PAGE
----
Effect of simultaneous blockade of AT1 and AT2 receptors on the NFkappaB pathway and renal inflammatory response

Vanesa Esteban, Mónica Ruperez, Juan Rodriguez Vita, Elsa Sanchez López, Sergio Mezzano, Juan José Plaza, Jesús Egido, Marta Ruiz-Ortega
Kidney International. Supplement 2003, (86): S33-8

BACKGROUND: Angiotensin II (Ang II) is a cytokine that participates in the inflammatory response. The nuclear factor kappa B (NFkappaB) is involved in the regulation of many immune and inflammatory factors. Different works have shown that both angiotensin II receptor type 1 (AT1) and type 2 (AT2) receptors are involved in the NFkappaB pathway; however, some aspects remain mysterious. AT1 antagonists increased plasma Ang II levels that could bind to AT2, so understanding the clinical importance of AT2 stimulation or inhibition is an interesting unresolved point.

METHODS: Experiments were done in wild-type (WT) and AT1a receptor knockout mice that received subcutaneous Ang II infusions (1000 ng/kg/min) for 3 days. Specific blockers of AT1 (losartan 10 mg/kg/day) and AT2 (PD123319 30 mg/kg/day) receptors were administered 1 day before and during Ang II infusion. NFkappaB activity was examined by electrophoretic mobility assay and inflammatory (monocyte/macrophage) cell infiltration by immunohistochemistry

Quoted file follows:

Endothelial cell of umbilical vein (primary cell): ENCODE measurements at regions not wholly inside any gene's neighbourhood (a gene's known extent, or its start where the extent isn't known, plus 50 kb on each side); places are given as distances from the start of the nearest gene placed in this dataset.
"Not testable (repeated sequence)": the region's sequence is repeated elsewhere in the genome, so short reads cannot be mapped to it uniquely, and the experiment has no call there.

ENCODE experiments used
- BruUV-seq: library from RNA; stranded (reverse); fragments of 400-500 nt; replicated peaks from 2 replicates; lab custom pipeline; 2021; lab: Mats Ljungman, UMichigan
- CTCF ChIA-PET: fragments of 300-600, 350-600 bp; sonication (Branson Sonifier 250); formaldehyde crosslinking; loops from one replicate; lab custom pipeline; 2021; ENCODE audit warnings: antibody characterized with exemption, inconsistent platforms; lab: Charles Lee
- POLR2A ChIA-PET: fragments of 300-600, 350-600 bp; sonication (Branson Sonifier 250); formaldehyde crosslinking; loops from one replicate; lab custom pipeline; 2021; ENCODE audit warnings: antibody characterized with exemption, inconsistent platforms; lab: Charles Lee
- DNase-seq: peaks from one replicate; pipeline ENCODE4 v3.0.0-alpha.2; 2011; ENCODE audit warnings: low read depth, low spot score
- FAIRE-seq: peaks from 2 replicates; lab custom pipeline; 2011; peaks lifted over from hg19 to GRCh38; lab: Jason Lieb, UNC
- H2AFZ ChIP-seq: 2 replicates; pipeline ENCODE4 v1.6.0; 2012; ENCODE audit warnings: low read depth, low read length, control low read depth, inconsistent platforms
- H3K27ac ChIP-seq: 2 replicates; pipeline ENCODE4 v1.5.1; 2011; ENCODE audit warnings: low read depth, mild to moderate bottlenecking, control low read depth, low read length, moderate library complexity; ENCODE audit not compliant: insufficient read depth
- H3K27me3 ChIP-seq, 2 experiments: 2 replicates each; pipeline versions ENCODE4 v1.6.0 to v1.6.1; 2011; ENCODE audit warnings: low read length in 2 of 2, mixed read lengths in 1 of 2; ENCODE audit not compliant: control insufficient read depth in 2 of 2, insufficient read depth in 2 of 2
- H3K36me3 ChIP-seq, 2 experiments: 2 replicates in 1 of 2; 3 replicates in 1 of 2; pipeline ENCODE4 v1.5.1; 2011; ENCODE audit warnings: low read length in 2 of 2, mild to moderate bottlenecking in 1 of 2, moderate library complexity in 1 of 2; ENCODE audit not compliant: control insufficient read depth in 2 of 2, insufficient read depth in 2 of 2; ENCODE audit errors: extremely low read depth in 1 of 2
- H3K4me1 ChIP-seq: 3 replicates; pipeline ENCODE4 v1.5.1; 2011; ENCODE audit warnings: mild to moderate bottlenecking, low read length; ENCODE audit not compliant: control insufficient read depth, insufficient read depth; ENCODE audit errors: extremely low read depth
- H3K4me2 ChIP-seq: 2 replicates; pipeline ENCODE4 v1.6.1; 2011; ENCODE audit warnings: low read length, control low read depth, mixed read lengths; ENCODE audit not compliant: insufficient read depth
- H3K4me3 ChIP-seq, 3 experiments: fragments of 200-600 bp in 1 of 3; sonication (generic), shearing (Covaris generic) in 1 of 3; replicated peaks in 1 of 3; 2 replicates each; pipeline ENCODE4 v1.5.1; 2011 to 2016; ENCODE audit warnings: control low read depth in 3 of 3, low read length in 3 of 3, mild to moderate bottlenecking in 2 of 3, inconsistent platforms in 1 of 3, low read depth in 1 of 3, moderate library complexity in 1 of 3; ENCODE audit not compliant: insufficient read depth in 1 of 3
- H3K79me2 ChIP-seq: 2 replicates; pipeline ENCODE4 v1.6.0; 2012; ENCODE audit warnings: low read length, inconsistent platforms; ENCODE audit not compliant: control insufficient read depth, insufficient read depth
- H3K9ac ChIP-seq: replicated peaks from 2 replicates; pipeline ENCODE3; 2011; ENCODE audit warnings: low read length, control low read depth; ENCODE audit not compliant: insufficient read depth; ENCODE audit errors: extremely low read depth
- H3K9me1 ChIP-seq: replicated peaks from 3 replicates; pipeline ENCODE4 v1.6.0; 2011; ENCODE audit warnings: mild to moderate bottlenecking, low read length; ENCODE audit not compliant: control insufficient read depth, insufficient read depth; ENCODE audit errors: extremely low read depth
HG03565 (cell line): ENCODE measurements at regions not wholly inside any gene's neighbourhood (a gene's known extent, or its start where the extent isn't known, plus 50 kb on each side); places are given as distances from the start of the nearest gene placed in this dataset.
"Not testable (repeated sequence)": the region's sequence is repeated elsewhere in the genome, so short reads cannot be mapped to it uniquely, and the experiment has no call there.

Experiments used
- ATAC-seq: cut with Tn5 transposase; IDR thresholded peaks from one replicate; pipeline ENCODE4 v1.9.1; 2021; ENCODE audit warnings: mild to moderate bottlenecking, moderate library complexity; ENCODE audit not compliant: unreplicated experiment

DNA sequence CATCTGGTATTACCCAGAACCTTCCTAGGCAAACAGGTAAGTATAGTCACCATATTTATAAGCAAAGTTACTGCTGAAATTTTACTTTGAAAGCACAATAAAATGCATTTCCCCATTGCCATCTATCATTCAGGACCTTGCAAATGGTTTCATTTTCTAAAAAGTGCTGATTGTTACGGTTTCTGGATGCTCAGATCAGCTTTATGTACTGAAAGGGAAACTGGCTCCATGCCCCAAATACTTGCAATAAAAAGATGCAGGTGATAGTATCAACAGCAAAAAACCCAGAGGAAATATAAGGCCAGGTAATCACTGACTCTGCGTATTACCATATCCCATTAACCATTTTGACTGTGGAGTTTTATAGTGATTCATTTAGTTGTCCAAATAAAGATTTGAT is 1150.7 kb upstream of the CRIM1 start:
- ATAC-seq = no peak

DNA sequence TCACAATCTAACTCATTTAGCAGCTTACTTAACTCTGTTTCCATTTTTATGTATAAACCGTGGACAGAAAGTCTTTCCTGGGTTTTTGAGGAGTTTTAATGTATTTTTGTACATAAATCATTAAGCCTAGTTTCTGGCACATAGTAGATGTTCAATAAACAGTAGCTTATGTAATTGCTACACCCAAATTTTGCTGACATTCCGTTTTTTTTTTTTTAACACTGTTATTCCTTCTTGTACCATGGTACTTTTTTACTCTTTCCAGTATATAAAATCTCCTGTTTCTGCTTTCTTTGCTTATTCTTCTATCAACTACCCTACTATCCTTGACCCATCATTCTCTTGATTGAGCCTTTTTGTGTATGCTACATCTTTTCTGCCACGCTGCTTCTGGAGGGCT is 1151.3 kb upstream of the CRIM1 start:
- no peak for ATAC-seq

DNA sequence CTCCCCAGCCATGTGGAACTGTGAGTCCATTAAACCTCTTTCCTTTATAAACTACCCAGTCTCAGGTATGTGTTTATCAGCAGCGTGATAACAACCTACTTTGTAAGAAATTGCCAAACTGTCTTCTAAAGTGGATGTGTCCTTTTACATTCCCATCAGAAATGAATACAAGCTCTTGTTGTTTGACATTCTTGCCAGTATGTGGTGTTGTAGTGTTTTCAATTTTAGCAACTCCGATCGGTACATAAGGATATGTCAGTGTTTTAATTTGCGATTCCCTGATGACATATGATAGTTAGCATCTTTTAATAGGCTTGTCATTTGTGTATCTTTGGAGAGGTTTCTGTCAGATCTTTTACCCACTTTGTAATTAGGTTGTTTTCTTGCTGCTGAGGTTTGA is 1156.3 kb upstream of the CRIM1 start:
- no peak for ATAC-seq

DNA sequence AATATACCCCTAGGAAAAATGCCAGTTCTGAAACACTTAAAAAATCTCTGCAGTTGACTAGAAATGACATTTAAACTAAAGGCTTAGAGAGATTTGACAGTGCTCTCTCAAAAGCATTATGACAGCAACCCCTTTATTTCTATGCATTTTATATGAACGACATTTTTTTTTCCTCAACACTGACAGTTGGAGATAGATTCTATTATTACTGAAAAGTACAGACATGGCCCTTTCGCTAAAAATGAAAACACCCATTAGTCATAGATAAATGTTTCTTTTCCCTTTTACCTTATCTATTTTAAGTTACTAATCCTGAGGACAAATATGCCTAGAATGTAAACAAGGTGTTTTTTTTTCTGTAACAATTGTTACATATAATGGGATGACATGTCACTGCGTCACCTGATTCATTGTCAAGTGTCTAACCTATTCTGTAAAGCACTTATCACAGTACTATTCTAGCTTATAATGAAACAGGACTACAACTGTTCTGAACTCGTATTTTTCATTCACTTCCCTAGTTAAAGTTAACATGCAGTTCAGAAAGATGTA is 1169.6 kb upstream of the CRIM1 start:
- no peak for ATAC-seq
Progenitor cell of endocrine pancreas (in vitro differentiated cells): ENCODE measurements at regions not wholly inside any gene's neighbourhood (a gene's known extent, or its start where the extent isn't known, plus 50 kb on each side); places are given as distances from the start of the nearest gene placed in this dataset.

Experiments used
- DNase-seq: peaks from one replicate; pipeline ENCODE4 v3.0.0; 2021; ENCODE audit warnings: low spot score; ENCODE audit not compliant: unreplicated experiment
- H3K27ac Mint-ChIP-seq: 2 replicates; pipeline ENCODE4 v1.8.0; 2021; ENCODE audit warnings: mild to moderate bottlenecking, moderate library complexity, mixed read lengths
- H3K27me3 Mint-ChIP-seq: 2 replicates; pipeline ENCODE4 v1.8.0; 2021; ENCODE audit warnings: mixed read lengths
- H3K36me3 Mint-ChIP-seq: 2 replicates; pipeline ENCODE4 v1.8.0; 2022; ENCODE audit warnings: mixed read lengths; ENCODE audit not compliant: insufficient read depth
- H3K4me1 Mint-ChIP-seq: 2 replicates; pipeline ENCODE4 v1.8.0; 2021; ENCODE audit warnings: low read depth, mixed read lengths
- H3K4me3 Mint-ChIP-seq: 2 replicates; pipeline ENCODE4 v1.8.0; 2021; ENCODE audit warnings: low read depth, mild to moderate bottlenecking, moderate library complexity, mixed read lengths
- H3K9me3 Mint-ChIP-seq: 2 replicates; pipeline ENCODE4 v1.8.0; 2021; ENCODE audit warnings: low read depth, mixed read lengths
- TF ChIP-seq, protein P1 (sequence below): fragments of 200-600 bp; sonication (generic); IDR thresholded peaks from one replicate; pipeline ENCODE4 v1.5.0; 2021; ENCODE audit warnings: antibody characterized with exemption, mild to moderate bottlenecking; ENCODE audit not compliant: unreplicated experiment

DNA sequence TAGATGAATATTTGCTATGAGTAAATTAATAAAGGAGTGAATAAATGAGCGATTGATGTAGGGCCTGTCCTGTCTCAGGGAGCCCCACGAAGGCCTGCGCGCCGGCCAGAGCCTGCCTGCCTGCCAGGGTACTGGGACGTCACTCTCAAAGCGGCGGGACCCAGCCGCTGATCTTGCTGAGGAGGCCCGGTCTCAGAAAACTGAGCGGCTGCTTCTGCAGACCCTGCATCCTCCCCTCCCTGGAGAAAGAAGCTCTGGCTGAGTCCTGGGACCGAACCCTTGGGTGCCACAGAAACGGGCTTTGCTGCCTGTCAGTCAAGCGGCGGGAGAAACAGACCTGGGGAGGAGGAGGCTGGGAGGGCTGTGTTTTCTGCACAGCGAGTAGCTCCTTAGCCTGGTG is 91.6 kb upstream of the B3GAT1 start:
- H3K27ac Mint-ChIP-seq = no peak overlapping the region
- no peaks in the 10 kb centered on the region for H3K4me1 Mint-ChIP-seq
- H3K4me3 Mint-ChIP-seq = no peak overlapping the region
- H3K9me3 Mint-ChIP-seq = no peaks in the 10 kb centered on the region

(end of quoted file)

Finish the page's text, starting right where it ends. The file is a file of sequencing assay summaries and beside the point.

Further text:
RESULTS: In WT mice, Ang II infusion caused renal NFkappaB activation that was partially diminished by either AT1 or AT2 antagonists. In AT1 knockout mice, Ang II also activated renal NFkappaB, which was only blocked by the AT2 antagonist. Both Ang II-infused WT and AT1 knockout mice showed inflammatory infiltration in tubulointerstitial areas that were suppressed by the AT2, but not AT1, antagonist. Combined therapy of both AT1 and AT2 antagonists blocked renal NFkappaB activation and inflammatory cell infiltration, both in WT and in AT1 knockout mice.

CONCLUSION: Ang II, via AT1 and AT2 stimulation, leads to NFkappaB activation that was only blocked by combined therapy with both antagonists. The participation of AT2 receptors in the recruitment of inflammatory cells underscores the need of future studies that evaluate the clinical usefulness of this strategy.

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